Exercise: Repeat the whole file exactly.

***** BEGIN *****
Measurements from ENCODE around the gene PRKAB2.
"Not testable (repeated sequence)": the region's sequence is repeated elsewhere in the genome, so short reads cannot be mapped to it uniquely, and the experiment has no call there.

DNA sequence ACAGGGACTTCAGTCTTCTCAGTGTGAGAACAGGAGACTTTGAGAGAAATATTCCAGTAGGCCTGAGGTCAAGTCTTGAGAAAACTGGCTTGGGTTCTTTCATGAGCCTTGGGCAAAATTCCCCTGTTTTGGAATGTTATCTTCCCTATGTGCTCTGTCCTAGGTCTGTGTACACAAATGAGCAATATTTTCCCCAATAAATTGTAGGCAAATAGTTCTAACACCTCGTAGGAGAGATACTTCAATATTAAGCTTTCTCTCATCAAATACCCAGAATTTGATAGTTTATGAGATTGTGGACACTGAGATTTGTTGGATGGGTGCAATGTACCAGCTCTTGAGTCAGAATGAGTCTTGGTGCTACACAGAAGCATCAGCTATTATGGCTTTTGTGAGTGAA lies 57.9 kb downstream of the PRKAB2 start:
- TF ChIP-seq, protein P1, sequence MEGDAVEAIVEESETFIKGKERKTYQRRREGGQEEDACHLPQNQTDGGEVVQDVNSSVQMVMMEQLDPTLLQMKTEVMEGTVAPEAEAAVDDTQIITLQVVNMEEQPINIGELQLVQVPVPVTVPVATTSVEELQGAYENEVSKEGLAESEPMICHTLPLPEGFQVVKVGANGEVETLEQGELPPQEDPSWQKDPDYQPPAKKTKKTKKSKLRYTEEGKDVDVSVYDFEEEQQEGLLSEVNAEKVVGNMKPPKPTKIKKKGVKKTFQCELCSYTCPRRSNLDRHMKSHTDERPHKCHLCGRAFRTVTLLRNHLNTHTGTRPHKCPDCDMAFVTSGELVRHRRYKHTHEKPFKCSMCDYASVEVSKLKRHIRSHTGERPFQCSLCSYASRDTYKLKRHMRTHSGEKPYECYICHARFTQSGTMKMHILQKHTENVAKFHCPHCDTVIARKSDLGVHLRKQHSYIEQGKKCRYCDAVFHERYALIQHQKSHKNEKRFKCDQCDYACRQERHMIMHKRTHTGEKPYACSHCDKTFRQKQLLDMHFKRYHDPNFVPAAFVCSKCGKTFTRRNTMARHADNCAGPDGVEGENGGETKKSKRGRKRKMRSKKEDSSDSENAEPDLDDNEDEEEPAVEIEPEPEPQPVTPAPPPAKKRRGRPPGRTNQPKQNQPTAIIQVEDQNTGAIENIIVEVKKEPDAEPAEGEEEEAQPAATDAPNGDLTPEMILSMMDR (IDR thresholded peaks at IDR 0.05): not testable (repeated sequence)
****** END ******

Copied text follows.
Measurements from ENCODE around the gene PRKAB2.
"Not testable (repeated sequence)": the region's sequence is repeated elsewhere in the genome, so short reads cannot be mapped to it uniquely, and the experiment has no call there.

DNA sequence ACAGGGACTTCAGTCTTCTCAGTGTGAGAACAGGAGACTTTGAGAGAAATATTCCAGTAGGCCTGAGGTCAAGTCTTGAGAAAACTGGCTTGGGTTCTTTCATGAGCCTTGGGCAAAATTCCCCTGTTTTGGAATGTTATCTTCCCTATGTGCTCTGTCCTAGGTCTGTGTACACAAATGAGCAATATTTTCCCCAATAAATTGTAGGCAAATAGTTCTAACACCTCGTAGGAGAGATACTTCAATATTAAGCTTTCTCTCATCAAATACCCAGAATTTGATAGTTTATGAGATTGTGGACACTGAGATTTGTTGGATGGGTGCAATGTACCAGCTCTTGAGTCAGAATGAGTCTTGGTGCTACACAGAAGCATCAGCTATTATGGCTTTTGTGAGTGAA lies 57.9 kb downstream of the PRKAB2 start:
- TF ChIP-seq, protein P1, sequence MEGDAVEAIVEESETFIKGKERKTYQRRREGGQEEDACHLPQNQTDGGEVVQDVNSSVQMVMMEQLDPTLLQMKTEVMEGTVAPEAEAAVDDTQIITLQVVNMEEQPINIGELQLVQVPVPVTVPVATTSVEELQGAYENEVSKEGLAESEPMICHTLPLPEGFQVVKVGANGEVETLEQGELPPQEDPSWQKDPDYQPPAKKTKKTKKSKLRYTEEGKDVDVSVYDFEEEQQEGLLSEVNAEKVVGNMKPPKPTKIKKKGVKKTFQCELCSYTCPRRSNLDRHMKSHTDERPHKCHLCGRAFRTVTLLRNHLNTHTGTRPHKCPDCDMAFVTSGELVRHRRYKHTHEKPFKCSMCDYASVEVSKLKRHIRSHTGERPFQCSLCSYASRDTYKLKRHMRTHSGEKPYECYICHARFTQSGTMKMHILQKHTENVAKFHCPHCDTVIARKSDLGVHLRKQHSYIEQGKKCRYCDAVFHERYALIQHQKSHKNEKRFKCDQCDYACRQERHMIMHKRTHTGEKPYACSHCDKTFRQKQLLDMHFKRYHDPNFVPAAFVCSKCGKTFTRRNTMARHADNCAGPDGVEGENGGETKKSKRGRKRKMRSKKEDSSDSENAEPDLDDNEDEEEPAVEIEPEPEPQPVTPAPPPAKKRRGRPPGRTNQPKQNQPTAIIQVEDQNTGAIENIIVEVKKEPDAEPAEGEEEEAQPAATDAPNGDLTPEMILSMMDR (IDR thresholded peaks at IDR 0.05): not testable (repeated sequence)